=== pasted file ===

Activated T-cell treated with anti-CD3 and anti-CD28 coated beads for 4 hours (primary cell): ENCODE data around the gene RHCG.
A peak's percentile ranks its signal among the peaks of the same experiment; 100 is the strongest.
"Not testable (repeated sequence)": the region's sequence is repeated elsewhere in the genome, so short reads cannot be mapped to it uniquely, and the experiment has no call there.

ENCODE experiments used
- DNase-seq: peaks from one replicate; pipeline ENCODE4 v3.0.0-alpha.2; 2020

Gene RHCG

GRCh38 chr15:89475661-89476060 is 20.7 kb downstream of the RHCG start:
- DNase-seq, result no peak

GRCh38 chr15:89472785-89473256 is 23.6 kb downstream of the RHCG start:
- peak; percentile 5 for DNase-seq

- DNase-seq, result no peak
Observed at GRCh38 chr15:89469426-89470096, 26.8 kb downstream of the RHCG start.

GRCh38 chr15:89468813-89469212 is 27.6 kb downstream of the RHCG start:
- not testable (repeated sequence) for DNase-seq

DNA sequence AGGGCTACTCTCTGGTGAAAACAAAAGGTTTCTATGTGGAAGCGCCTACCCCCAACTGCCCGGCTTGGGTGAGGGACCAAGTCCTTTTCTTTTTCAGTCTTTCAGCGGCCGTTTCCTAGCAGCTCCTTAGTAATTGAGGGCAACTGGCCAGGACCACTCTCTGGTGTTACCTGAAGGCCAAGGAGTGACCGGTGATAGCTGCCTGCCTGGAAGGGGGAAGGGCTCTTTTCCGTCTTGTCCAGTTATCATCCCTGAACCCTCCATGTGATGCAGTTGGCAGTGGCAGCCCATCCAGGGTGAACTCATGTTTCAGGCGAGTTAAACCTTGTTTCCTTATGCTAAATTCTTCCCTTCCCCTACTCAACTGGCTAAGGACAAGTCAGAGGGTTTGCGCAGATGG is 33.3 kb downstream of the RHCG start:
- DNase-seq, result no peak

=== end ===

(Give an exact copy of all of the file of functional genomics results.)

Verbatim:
Activated T-cell treated with anti-CD3 and anti-CD28 coated beads for 4 hours (primary cell): ENCODE data around the gene RHCG.
A peak's percentile ranks its signal among the peaks of the same experiment; 100 is the strongest.
"Not testable (repeated sequence)": the region's sequence is repeated elsewhere in the genome, so short reads cannot be mapped to it uniquely, and the experiment has no call there.

ENCODE experiments used
- DNase-seq: peaks from one replicate; pipeline ENCODE4 v3.0.0-alpha.2; 2020

Gene RHCG

GRCh38 chr15:89475661-89476060 is 20.7 kb downstream of the RHCG start:
- DNase-seq, result no peak

GRCh38 chr15:89472785-89473256 is 23.6 kb downstream of the RHCG start:
- peak; percentile 5 for DNase-seq

- DNase-seq, result no peak
Observed at GRCh38 chr15:89469426-89470096, 26.8 kb downstream of the RHCG start.

GRCh38 chr15:89468813-89469212 is 27.6 kb downstream of the RHCG start:
- not testable (repeated sequence) for DNase-seq

DNA sequence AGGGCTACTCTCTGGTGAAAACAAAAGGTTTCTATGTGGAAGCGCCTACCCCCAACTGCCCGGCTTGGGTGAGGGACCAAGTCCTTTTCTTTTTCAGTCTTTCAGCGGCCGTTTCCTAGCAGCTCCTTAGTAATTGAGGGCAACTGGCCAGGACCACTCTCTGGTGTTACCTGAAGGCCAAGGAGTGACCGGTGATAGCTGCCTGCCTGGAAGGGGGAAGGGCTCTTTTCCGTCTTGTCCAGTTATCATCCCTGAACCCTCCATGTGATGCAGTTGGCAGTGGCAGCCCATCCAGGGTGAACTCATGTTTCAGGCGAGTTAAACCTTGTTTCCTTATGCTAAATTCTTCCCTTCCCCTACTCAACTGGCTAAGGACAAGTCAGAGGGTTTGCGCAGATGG is 33.3 kb downstream of the RHCG start:
- DNase-seq, result no peak